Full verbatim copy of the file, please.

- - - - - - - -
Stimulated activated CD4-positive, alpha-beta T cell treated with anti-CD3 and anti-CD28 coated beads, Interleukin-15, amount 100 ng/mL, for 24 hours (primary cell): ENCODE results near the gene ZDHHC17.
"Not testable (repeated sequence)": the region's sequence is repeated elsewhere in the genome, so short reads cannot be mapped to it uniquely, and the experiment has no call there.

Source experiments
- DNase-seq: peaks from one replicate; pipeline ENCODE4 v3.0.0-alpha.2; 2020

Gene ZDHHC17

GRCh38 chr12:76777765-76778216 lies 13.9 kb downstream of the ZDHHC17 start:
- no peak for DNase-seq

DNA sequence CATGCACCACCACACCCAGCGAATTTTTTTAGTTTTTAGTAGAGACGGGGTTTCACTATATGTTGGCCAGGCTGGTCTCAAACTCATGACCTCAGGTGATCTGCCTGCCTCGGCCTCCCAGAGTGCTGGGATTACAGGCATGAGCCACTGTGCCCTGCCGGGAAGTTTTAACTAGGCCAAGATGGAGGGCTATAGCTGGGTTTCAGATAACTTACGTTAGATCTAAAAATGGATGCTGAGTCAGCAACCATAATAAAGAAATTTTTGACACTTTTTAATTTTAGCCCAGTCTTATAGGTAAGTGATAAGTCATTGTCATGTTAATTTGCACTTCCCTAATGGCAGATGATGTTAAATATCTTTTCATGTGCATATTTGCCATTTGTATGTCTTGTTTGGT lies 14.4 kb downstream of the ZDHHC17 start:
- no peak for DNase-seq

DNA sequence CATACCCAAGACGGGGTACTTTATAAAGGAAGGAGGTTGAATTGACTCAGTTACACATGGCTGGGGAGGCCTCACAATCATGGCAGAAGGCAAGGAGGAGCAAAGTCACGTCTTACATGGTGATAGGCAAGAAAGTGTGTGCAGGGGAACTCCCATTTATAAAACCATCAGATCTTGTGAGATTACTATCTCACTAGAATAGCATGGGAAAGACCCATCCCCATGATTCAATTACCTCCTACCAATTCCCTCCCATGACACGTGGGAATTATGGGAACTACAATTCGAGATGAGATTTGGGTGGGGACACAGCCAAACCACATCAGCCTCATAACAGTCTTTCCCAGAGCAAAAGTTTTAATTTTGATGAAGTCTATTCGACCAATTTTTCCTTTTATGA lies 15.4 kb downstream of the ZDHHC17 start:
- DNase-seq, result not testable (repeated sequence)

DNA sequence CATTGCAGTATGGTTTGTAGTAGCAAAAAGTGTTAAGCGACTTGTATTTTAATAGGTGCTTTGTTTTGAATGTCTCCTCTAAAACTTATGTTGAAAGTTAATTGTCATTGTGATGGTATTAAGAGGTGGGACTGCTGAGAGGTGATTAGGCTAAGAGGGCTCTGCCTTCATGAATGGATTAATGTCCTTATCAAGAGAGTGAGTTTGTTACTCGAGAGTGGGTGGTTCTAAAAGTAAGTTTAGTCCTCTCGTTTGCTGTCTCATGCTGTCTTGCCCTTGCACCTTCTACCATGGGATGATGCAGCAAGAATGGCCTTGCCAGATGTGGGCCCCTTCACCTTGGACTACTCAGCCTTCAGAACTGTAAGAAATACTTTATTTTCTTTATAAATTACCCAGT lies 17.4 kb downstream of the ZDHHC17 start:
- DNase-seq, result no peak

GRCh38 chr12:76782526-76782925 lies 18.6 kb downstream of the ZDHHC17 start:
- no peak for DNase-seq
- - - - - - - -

Stimulated activated CD4-positive, alpha-beta T cell treated with anti-CD3 and anti-CD28 coated beads, Interleukin-15, amount 100 ng/mL, for 24 hours (primary cell): ENCODE results near the gene ZDHHC17.
"Not testable (repeated sequence)": the region's sequence is repeated elsewhere in the genome, so short reads cannot be mapped to it uniquely, and the experiment has no call there.

Source experiments
- DNase-seq: peaks from one replicate; pipeline ENCODE4 v3.0.0-alpha.2; 2020

Gene ZDHHC17

GRCh38 chr12:76777765-76778216 lies 13.9 kb downstream of the ZDHHC17 start:
- no peak for DNase-seq

DNA sequence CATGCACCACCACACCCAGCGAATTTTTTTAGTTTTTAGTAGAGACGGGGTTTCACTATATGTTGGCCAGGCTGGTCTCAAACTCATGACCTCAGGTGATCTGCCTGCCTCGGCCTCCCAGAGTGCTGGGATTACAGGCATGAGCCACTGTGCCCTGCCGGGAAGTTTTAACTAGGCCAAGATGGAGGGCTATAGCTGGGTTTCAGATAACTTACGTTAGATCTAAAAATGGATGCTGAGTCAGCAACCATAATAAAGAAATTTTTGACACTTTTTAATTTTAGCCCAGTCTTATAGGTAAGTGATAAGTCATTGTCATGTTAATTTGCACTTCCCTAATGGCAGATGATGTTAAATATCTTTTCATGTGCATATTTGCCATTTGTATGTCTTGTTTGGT lies 14.4 kb downstream of the ZDHHC17 start:
- no peak for DNase-seq

DNA sequence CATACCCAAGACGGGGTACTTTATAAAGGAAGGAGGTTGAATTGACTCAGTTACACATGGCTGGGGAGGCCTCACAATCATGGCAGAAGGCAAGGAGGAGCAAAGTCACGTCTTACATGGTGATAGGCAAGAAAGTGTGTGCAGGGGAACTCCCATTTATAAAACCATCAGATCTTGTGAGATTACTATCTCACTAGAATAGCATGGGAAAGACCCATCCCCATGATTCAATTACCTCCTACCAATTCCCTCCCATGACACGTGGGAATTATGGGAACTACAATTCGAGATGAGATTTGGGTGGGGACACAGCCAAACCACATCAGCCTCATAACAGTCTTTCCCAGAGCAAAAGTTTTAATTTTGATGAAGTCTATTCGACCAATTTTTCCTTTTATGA lies 15.4 kb downstream of the ZDHHC17 start:
- DNase-seq, result not testable (repeated sequence)

DNA sequence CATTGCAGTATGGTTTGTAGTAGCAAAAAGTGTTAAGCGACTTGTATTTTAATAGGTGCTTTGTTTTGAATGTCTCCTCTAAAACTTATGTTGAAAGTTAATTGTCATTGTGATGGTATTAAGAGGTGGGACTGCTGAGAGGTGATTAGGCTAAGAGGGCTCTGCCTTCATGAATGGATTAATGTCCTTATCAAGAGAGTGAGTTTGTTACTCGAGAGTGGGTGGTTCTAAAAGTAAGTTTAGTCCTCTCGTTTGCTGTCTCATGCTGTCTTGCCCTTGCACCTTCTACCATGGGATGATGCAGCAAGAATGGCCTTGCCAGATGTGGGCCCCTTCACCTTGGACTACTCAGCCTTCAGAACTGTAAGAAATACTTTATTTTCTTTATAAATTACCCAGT lies 17.4 kb downstream of the ZDHHC17 start:
- DNase-seq, result no peak

GRCh38 chr12:76782526-76782925 lies 18.6 kb downstream of the ZDHHC17 start:
- no peak for DNase-seq